• 1/2 cup (1 stick) unsalted butter, softened to room temperature
  • 1/2 cup vegetable oil
  • 1 cup plus 2 tablespoons peanut butter (I use only creamy Jif, because I think it has the best flavor)
  • 1 cup granulated sugar
  • 1 cup packed, dark brown sugar (I think dark brown sugar has a deeper flavor)
  • 2 extra large eggs (they don’t need to be room temperature, as is usual for baking ingredients, because you’ll need to chill this dough before baking the cookies)
  • 2 & 3/4 cups all-purpose flour
  • 1 & 1/2 teaspoons baking soda
  • 1 teaspoon baking powder
  • 1/2 teaspoon salt
  • One 11 or 12 oz. package dark, bittersweet chocolate chips

In a medium bowl, combine the flour, baking soda, baking powder, and salt, and mix well with a whisk.

In a separate, large bowl, combine the butter and oil; add the peanut butter and mix well.  Add the sugars and blend until smooth.  Add the eggs, one at a time, and stir vigorously, fully blending the eggs into the mixture.

In small batches, fold the flour mixture into the peanut butter mixture and blend.  Add the chocolate chips, and evenly distribute within the cookie batter.  Cover and refrigerate for at least three hours to enhance the flavors.

Preheat oven to 375 degrees.  (Now is when you’ll want to put a big glass of milk in the freezer!)  Using a small ice cream scoop or large tablespoon, drop rounds of batter onto an ungreased cookie sheet and bake for approximately 9 to 13 minutes (depending on your oven and the size of the cookies), or until edges are light golden brown.  Allow to cool for a couple of minutes before removing from the cookie sheet to cool completely — or to pop one in your mouth!

Posted in Comfort Food -- Sweet, Desserts | Tagged , , , , , , , , , , , , , , | 8 Comments

In Defense of the Nontraditional Mom

I passed a milestone of sorts a few weeks ago.  I’ve been at this blog for a little over a year now.  And I can’t believe how fast that year flew by!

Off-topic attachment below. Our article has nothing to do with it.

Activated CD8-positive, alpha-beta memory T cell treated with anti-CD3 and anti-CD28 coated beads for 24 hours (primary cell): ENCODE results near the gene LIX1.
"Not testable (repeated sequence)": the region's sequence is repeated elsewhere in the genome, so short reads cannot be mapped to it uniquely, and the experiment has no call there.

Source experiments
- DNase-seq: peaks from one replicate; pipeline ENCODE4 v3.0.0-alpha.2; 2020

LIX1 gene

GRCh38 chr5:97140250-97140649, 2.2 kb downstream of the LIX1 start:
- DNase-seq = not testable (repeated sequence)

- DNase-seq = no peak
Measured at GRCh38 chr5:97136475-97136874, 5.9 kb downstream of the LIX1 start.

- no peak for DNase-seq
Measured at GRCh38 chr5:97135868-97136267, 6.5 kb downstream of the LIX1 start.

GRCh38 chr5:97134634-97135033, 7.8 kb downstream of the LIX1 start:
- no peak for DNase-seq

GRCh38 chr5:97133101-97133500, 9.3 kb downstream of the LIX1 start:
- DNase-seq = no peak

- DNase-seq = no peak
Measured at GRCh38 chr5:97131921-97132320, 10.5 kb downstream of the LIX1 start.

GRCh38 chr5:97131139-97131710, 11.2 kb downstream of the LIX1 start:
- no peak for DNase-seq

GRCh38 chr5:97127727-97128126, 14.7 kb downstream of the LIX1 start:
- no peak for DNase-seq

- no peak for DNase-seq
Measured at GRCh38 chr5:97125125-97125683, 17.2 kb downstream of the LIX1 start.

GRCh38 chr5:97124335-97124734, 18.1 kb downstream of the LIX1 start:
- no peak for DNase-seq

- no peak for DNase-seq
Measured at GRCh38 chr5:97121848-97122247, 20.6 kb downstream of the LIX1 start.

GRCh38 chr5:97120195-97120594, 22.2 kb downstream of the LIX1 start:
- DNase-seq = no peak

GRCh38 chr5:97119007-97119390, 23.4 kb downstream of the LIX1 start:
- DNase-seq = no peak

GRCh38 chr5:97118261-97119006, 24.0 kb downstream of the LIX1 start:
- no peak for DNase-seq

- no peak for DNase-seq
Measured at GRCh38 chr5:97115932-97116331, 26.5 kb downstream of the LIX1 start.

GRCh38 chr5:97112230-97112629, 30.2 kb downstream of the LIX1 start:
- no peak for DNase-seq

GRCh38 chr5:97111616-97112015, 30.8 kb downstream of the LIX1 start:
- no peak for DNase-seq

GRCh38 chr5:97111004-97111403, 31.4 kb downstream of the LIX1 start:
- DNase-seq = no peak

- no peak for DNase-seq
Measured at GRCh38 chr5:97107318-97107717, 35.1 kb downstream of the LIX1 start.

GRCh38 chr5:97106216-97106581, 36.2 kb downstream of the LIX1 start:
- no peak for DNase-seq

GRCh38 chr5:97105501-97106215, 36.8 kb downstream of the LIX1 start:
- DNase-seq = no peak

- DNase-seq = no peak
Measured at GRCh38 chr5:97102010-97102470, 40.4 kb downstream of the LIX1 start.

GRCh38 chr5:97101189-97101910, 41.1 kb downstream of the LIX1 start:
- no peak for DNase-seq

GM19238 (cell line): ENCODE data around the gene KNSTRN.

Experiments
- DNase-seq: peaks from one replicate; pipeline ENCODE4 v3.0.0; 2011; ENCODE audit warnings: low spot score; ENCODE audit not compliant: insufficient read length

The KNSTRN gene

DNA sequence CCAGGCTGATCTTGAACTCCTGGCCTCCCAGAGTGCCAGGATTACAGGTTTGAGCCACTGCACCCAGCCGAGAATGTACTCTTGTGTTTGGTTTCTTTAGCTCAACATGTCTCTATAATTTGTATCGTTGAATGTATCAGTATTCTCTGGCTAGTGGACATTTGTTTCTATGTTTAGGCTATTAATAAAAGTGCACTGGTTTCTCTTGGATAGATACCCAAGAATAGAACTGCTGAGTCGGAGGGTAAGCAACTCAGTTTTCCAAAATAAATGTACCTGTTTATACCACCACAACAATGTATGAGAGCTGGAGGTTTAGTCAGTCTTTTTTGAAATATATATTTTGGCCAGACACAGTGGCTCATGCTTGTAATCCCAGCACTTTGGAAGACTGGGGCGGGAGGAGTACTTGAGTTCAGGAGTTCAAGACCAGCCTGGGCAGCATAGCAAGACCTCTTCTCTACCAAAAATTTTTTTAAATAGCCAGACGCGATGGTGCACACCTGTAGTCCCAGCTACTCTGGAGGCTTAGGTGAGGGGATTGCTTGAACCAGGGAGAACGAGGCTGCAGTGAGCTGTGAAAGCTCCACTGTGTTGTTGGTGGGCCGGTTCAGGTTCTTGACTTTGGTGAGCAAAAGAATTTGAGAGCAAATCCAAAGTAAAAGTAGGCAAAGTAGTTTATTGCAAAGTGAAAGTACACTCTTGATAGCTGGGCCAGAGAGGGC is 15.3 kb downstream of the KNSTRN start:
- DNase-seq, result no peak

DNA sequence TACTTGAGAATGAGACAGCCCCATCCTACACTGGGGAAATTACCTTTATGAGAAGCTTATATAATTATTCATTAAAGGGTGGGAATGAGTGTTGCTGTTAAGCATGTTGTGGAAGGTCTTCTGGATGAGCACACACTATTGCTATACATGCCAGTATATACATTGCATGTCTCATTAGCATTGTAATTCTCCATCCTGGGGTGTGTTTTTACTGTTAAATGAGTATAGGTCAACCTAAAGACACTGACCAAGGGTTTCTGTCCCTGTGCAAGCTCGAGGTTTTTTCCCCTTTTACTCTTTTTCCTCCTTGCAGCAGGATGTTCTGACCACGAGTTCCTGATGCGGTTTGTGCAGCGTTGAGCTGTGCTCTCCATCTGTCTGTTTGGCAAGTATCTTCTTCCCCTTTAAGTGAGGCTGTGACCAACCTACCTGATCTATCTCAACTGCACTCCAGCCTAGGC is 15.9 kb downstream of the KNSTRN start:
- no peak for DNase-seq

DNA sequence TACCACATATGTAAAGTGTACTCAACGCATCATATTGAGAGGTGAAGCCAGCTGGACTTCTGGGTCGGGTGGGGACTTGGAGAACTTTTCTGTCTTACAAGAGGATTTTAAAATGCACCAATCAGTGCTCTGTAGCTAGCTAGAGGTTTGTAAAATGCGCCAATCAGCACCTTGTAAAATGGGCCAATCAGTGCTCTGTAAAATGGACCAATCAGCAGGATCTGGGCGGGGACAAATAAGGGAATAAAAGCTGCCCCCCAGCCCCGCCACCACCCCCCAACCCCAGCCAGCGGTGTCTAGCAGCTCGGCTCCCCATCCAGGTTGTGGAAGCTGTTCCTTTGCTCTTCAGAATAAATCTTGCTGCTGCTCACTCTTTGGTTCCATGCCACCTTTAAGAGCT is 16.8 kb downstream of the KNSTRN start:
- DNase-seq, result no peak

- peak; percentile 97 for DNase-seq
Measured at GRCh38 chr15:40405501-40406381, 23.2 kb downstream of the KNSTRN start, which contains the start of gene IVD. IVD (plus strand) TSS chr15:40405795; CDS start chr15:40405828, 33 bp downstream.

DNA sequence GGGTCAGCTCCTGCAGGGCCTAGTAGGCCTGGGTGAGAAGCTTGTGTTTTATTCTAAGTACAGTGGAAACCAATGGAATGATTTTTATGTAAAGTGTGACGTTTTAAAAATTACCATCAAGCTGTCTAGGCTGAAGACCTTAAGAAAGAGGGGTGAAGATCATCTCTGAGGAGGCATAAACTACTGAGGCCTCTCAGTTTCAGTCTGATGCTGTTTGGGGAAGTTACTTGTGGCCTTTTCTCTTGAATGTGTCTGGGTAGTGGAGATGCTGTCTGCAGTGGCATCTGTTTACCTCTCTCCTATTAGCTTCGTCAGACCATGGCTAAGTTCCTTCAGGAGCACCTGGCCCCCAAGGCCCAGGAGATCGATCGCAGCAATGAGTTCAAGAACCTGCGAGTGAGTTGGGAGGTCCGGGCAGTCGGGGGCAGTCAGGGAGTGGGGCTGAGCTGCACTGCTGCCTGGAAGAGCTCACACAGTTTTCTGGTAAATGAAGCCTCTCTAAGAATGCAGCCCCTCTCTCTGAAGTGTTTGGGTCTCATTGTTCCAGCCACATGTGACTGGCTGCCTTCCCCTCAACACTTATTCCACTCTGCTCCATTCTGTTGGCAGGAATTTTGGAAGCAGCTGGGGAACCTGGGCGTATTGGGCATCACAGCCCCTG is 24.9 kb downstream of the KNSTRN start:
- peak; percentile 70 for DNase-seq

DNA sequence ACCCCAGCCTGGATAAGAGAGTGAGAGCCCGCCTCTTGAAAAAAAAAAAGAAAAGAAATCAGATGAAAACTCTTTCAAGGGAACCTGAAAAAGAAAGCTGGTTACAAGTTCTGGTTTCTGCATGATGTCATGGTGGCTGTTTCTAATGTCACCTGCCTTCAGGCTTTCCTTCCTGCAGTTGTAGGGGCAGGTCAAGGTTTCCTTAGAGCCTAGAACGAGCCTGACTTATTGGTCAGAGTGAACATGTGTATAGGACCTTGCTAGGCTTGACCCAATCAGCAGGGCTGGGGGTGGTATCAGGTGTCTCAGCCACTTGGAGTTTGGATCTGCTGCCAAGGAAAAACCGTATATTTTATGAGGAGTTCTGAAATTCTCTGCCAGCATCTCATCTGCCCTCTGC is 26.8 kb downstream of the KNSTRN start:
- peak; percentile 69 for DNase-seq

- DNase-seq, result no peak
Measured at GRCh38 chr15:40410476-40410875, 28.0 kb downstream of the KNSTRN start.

This blog started out and continues to be a labor of love for me, a floating life preserver within reach, giving me solace, hope, and joy.  It is also a reconnection to my heritage, my childhood, and the people and things that made me who I am today.

Mom and Deb, celebrating Mother’s Day in 2006.

One of my earliest posts here was on Mother’s Day, where I wrote a little something about my mom, who passed away a few years ago.  She was a traditional mom in nearly every sense of the word.  Unlike her own mother, who preferred the working life to fussing over babies and such, my mom truly loved to bake for her family, jumped at the chance to babysit the grandkids, and would’ve been perfectly giddy if we’d all lived happily on the same street until the end of time.  She was, as the saying goes, very motherish.

I fall somewhere between Mom and Grandma.  I’m what you’d call a nontraditional mom.  No one calls me mom, but I have had children.  Fur children.  Well, dogs, to be exact.

Oh, sure, I can see the rolling eyes from here.  What gives me the right to lump myself into the elite club called motherhood when I’ve not had and/or raised human babies?  Yeah, like that’s all it takes to win Mother of the Year honors.   The line between traditional mom and nontraditional mom is quite faint, actually.  Our similarities are striking.

If our fur children pooh, do we not clean it up?   If they make a mess with their toys, do we not pick it up?  When they catch the Frisbee in mid-air, do we not beam with pride as we cast a glance of pity toward the other mothers at the dog park?  If they are sick, we see the doctor.  If they are bad, we punish.  If they are good, we reward.  If they run out into the street, we pull hamstrings running after them in slippers.

When we give them pills, they spit them out — along with the $2 worth of cream cheese that failed at tricking them into thinking it was just a yummy treat and nothing more.  And whenever we can, we arrange playdates so our little ones can learn valuable social skills, like how it’s not polite to nibble on your own pooh and then try and grab a kiss from a visiting dog mom.

The visiting Kate, on a playdate in our backyard. Just like Club Med.

OK, there are some differences.  Instead of watching my kids splash around in a tub filled with warm water and bubbles, I watch the dogs bounce in and out of the blue plastic kiddie pool on the lawn.  And, while I am lucky that I don’t have to go through driver’s training with a teenager who can’t quite master the brake pedal, I have had to delicately carry on a conversation with a less-than-amused traffic cop while a large, hairy, black dog barked incessantly over my shoulder from the back seat.

But I’m telling you, when you add in the fact that I don’t have to come up with iPads, prom dresses, first cars, and college funds, I’d say my life as a nontraditional mom is pretty rosy.  And fulfilling.  I am loved and adored daily — without having to first hand over $20 and the keys to the car.

Kate and Skipper, on a playdate, keeping a watchful eye on the squirrels.